“Many people are taking this route as a reliable way to generate income,” Buitron says, “because although the economy is changing dramatically in some ways, seasonal businesses still fulfill annual consumer needs.”

“The benefits for a seasonal business owner are attractive: more freedom, both in running a business and having the ability to take a few months off; the satisfaction of providing a service or product to which customers stay loyal; lower overhead costs than a year-round business; a solid second income; or, if done right, a sufficient income by itself.”

Buitron offers these tips on how to run a seasonal business successfully:

Carefully construct your business model. Since you won’t be open year-round, it’s important to account for downtime in your cash flow. “If the seasonal business is your main or only source of income, you’ll need to put in extra work during the season in order to make it through your off-season,” Buitron says. “Make sure you have access to credit and plan your budget very specifically. It’s a bonus if you can find ways to diversify income streams for your seasonal business in the off-season. Determine the other needs of your customers and how you can fulfill them.”

Evaluate the past season and plan accordingly for the next season. “Analyze your successes and shortcomings from the previous season,” Buitron says. “Seek customer feedback to assist your evaluation. Overall, determine why some things worked and others didn’t. The analysis will help you build a solid plan for the next season. Look at areas such as staffing, inventory, and other expenses. Did you have enough employees and how did they perform? Which products or services weren’t successful? Should you introduce new ones? Would it be cheaper, in the long run, to buy your equipment rather than lease it?”

Connect with the public year-round to build your brand. Social media allows a seasonal business owner to build their business, their authority, and strengthen their place in the community. “Your target audience is just as accessible in the offseason,” Buitron says. “You can reach out to them and offer exclusive pricing, or create a rewards program. Publish blogs and post updates on the sites your customers follow. Give them content that can educate them beyond the reach of your business’ services. Showing you care about their lives and the community helps them remember you.”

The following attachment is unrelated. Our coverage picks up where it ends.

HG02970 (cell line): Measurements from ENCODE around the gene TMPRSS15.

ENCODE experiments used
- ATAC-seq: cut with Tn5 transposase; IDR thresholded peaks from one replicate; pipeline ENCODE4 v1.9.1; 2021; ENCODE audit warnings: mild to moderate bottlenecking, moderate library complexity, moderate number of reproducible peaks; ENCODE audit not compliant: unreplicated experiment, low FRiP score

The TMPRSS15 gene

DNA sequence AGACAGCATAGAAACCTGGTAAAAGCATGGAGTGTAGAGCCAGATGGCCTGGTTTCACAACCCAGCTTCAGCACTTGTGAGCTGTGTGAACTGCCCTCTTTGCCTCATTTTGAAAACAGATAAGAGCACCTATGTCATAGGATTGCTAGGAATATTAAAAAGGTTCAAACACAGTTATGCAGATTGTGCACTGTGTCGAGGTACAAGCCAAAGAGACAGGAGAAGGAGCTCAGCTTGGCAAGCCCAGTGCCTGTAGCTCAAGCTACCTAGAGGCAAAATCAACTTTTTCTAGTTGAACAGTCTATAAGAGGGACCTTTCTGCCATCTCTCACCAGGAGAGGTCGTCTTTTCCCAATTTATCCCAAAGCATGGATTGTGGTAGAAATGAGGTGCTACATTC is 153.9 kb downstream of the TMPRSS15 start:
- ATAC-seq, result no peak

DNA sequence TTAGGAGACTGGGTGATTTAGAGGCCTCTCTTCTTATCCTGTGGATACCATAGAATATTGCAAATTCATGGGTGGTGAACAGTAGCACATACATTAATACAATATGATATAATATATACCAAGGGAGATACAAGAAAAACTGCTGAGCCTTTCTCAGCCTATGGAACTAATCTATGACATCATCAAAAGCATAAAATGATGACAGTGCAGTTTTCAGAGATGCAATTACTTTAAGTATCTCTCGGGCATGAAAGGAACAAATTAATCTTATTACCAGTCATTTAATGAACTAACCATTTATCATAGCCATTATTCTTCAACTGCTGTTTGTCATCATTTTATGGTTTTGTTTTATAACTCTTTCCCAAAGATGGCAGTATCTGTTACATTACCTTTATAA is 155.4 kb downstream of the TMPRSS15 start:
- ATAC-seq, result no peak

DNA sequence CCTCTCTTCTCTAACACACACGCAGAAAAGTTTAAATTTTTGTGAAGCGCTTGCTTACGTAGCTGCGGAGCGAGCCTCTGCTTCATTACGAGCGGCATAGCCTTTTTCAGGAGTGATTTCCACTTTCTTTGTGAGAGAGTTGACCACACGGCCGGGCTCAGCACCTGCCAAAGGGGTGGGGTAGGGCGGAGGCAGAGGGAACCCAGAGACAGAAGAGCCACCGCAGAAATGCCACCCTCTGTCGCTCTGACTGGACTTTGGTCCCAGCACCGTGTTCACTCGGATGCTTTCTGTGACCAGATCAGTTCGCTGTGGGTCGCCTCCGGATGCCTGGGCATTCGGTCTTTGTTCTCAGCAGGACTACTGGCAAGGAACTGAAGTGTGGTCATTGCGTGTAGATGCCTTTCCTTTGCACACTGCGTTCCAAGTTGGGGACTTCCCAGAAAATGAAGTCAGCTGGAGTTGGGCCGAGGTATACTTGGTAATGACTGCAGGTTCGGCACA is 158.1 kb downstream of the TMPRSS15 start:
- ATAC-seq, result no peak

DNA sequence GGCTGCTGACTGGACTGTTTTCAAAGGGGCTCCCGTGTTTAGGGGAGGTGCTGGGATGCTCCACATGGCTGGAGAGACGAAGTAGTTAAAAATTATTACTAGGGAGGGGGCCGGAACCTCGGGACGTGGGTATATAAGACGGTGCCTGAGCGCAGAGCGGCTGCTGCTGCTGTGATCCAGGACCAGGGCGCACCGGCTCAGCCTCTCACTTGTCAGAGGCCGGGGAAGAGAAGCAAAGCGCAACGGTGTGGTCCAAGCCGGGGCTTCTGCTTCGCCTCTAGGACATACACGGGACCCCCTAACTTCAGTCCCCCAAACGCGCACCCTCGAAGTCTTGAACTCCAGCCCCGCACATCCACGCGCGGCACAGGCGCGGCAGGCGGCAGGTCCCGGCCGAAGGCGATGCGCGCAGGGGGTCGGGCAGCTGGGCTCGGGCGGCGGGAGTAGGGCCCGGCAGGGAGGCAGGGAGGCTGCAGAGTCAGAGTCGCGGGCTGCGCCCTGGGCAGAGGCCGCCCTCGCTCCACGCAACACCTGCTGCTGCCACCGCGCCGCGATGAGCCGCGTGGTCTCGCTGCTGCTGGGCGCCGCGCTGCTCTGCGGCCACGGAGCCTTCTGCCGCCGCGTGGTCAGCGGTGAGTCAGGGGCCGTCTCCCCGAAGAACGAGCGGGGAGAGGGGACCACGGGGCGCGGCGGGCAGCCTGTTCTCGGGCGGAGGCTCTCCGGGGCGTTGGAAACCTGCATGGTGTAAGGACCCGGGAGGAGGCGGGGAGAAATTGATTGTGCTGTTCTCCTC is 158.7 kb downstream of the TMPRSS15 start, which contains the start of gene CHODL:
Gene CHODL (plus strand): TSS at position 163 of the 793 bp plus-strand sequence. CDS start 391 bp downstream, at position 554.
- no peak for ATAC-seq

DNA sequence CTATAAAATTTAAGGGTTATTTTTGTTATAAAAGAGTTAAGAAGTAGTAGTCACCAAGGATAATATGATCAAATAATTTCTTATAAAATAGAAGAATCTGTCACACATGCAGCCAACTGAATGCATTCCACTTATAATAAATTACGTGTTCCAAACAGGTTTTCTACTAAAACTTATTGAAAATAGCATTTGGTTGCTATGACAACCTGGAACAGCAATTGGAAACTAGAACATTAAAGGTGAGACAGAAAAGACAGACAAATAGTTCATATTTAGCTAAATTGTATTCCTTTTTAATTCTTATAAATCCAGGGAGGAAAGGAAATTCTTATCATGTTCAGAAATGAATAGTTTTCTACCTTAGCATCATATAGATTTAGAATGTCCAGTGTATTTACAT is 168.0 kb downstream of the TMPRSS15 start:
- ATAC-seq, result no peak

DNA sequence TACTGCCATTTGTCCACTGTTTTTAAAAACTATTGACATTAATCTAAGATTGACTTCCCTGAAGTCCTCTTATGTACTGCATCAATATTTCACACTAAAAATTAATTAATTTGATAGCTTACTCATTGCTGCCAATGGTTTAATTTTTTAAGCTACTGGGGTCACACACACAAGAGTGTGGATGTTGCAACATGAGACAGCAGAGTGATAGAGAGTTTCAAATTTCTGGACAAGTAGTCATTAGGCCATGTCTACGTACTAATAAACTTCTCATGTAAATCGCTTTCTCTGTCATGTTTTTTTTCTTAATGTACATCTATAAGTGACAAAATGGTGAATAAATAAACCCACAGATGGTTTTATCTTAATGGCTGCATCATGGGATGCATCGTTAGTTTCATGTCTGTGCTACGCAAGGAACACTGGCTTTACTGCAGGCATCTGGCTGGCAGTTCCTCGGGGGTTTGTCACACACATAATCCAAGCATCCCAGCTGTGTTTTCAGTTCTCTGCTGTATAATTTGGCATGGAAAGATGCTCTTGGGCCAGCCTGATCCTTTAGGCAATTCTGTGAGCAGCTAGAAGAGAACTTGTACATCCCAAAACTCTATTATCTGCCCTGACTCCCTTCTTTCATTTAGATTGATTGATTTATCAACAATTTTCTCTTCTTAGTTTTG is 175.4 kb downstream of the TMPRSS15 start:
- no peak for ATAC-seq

Attend networking events and workshops. The off-season is the time for self-improvement that leads to business improvement. “Learning and networking opportunities help you and your business grow,” Buitron says. “Local business events, trade shows and conferences are great ways to gain new partnerships and skills.”

“A seasonal business comes with an array of unique demands,” Buitron says. “But with the right combination of good business practices and the passion to make it a way to enhance others’ lives, it can be a profitable and enjoyable experience for the seasonal business owner.”


Chris Buitron is president of Mosquito Authority® (, a nationwide leader in mosquito control with franchises serving communities across the U.S. and Canada. Buitron has an extensive background in franchise industries. He was chief marketing officer for Senior Helpers, vice president of marketing for Direct Energy (home services division), and director of marketing for Sunoco Inc., where he supported the company’s 4,700 franchised and company-owned rental facilities across 23 states (over $15B in annual revenues).

Three Risks of Buying a Business & Profiting off the Opportunities they Create

Why start from scratch when you can get a great deal on what someone else started?

In today’s sexy startup culture, buying an existing business has lost its vogue. But every year thousands of entrepreneurs become millionaires by buying and growing businesses without the startup headaches of venture capitalists, zero revenue, and no business processes.